As big-screen horror becomes increasingly focused on remakes and endless sequels, I find that the most interesting horror films on the small screen. Of course there’s a lot of the entrails of horror movie waste to wade through to get to the meaty specimens, but Dave Parker is one name that I’ve been on the lookout for ever since The Dead Hate the Living, a labor of love tribute to Italian giallo with an American sensibility released straight-to-video in 2000. It was the culmination of his love of horror films and his apprenticeship at Full Moon Entertainment under Charles Band, the king of direct-to-video horror and sci-fi in the nineties.
It took almost ten years for Parker’s second solo feature, but in the meantime he continued working within the business as an editor, writer and director of documentaries created as DVD supplements for genre films such as The Usual Suspects, X-Men, Spider-Man 2 and Superman Returns. It was like a second apprenticeship that paid off with The Hills Run Red, the first original title from the direct-to-DVD Warner Premiere line. Are they undiscovered horror masterpieces? Not exactly. Parker is less sure with actors than he is with a camera and even in The Hills Run Red, his unknown leads deliver rather generic performances in the face of sassy sexpot Sophie Monk and wily veteran character man William Sadler, one of the criminally unsung actors of the past couple of decades.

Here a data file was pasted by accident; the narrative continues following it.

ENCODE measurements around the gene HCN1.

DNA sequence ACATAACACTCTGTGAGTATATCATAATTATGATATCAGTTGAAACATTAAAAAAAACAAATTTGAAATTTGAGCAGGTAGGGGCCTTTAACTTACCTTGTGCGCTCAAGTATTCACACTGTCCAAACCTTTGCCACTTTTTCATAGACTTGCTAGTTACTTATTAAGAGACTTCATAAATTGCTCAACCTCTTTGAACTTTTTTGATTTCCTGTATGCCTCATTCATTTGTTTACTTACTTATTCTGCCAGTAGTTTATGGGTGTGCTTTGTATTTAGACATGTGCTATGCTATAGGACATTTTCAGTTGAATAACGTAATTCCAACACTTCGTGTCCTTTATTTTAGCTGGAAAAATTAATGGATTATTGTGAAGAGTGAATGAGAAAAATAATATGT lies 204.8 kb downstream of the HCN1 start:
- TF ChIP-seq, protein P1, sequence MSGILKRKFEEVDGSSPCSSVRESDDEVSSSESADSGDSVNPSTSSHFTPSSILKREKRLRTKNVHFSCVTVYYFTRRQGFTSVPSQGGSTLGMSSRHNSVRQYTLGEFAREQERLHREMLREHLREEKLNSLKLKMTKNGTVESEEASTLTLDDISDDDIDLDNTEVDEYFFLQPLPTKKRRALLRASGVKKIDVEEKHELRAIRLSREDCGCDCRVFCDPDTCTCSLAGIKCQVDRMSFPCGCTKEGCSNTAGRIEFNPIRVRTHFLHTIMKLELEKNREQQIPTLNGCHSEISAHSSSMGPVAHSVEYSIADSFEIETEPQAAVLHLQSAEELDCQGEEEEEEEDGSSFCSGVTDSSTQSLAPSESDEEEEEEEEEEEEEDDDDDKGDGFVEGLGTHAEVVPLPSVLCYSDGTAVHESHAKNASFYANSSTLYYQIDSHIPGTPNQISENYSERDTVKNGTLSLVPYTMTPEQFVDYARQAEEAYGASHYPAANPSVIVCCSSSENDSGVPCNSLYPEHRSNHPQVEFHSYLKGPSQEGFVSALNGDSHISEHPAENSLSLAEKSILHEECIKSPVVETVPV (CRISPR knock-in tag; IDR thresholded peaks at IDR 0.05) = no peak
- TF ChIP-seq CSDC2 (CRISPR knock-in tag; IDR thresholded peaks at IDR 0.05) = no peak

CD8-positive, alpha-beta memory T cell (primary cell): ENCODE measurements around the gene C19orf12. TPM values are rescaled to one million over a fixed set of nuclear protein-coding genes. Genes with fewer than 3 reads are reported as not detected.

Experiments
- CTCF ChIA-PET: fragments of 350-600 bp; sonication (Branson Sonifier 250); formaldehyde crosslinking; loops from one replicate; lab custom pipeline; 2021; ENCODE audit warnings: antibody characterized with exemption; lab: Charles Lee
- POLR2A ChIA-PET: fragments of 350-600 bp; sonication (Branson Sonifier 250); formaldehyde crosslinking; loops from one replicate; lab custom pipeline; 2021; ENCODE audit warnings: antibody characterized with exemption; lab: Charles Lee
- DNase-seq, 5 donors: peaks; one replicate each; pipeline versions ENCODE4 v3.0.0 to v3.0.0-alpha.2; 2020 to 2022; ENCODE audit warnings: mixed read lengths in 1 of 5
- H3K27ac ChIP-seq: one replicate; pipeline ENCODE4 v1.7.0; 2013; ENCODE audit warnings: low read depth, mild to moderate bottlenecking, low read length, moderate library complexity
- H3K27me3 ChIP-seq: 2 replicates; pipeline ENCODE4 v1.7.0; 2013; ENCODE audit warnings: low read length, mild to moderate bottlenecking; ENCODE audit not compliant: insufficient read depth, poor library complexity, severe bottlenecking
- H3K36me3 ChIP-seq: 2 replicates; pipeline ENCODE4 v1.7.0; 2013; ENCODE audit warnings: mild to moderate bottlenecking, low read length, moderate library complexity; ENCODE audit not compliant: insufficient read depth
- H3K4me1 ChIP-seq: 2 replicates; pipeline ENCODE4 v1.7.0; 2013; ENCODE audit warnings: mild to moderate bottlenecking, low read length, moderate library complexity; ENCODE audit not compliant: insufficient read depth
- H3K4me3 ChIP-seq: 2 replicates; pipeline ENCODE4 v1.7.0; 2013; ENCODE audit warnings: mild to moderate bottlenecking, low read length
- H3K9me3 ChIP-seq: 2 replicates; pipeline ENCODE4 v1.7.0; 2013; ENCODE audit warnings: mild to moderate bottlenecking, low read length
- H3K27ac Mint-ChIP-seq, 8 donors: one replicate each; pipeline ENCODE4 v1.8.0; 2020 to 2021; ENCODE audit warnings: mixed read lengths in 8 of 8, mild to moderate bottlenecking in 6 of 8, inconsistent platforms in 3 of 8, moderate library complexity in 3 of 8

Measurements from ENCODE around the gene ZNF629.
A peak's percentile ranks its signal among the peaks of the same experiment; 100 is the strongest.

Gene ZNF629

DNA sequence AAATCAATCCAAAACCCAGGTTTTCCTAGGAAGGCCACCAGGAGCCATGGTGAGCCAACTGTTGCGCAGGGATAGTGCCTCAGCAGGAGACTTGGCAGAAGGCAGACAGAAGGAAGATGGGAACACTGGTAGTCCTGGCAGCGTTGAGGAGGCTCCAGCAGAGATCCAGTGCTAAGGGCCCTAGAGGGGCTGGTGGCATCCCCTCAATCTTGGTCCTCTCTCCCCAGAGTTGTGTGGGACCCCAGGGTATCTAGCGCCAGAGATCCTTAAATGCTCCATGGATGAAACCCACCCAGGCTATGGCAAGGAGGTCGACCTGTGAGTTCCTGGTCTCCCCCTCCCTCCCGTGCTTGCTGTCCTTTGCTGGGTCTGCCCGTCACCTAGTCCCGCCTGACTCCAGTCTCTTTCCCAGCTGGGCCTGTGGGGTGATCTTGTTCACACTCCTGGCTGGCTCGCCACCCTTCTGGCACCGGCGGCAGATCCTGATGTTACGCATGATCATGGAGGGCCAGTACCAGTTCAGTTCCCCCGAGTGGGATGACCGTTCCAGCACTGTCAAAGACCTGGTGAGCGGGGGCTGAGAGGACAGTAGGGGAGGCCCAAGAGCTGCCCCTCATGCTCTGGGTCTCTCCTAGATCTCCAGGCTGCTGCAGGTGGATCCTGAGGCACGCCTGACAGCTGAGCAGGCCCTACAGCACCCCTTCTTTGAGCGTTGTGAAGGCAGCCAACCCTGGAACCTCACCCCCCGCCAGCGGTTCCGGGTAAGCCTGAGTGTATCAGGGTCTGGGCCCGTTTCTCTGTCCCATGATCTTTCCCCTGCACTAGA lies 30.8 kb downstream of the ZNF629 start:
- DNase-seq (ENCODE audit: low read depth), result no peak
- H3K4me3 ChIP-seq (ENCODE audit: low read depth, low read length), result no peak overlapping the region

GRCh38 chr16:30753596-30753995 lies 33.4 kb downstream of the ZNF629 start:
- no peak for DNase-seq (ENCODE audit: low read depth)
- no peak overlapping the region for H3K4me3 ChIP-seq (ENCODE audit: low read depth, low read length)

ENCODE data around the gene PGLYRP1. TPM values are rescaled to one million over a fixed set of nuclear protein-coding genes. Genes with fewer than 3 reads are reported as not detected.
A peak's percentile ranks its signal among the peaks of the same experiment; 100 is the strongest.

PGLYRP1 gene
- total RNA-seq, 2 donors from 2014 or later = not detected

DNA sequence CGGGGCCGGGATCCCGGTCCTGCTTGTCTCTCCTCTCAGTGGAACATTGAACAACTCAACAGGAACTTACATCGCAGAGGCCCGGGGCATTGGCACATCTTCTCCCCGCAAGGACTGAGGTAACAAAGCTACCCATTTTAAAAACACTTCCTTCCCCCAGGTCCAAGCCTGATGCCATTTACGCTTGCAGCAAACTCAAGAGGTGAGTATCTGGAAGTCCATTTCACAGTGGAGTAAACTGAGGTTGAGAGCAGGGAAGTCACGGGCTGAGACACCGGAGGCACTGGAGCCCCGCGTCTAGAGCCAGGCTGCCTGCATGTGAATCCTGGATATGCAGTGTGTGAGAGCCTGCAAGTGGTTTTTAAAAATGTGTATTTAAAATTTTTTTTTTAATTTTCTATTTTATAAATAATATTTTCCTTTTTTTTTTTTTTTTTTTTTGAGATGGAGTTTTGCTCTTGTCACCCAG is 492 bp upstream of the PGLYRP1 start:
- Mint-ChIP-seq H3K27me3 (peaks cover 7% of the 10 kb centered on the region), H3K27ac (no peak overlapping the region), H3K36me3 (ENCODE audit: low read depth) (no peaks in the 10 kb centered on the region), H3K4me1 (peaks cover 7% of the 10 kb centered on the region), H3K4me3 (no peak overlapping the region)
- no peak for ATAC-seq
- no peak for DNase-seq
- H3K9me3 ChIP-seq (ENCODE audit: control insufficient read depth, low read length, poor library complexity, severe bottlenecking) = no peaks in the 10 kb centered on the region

But Parker overcomes the weakness of the performances with an onscreen camaraderie between the characters that adds a touch of authenticity to their enterprises and an affection that makes us care. That affection extends to all levels of his direction: both films feel lovingly created, full of details that make the most of limited resources. In The Dead Hate the Living, a film about young filmmakers creating their own low budget horror, his limitations become the defining elements of their resources. The Hills Run Red makes two-for-two for Parker in films about horror movie buffs whose own moviemaking efforts get tangled with real horrors directly related to their film. Clever homages abound in both, but they’re more subtle and savvy in The Hills Run Red. Most importantly, it’s fun watching his films, and fun is exactly what’s missing from so many of the horror movies on screens big and small nowadays. [Read my review of The Hills Run Red here.]